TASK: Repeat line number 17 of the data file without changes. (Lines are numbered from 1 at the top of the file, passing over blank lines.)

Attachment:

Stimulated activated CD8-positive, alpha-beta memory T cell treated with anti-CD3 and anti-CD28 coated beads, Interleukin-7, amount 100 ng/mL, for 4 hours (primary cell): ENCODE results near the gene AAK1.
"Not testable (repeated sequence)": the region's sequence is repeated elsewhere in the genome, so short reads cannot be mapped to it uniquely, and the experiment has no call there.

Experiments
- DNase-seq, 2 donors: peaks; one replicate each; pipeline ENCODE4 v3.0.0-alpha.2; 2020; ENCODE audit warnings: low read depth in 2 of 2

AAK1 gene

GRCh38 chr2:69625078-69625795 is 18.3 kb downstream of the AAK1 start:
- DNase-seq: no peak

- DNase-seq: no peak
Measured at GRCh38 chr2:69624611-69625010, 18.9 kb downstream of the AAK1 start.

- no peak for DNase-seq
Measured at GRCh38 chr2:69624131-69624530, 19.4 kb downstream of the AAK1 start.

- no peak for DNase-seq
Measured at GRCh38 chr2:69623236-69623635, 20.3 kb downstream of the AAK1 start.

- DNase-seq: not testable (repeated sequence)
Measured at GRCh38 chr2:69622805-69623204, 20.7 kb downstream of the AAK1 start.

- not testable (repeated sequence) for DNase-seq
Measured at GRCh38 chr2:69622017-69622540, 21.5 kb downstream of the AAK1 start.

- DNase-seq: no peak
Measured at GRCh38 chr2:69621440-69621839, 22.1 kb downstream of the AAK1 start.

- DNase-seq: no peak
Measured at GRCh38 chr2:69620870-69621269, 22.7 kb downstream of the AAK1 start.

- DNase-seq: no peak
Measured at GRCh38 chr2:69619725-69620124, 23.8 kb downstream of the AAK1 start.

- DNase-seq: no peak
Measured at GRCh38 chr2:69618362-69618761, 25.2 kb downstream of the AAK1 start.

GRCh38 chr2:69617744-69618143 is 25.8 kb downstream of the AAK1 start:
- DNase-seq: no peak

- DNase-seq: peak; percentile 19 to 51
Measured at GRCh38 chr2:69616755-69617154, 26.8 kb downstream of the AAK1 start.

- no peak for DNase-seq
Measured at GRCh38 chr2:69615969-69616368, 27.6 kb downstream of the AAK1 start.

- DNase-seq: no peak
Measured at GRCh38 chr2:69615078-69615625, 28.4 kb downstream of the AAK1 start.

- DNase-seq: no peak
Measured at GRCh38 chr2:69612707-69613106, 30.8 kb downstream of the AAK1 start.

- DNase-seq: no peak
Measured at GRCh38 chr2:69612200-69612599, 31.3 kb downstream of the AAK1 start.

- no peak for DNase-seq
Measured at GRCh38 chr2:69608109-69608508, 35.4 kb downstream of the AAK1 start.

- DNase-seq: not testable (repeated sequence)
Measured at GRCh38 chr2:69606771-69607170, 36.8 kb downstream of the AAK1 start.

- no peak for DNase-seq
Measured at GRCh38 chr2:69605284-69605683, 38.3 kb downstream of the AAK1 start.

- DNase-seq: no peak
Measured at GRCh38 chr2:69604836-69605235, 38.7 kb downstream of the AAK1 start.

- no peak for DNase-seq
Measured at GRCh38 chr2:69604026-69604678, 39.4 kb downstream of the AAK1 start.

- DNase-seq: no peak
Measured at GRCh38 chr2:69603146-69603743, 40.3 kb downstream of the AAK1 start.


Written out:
Measured at GRCh38 chr2:69622017-69622540, 21.5 kb downstream of the AAK1 start.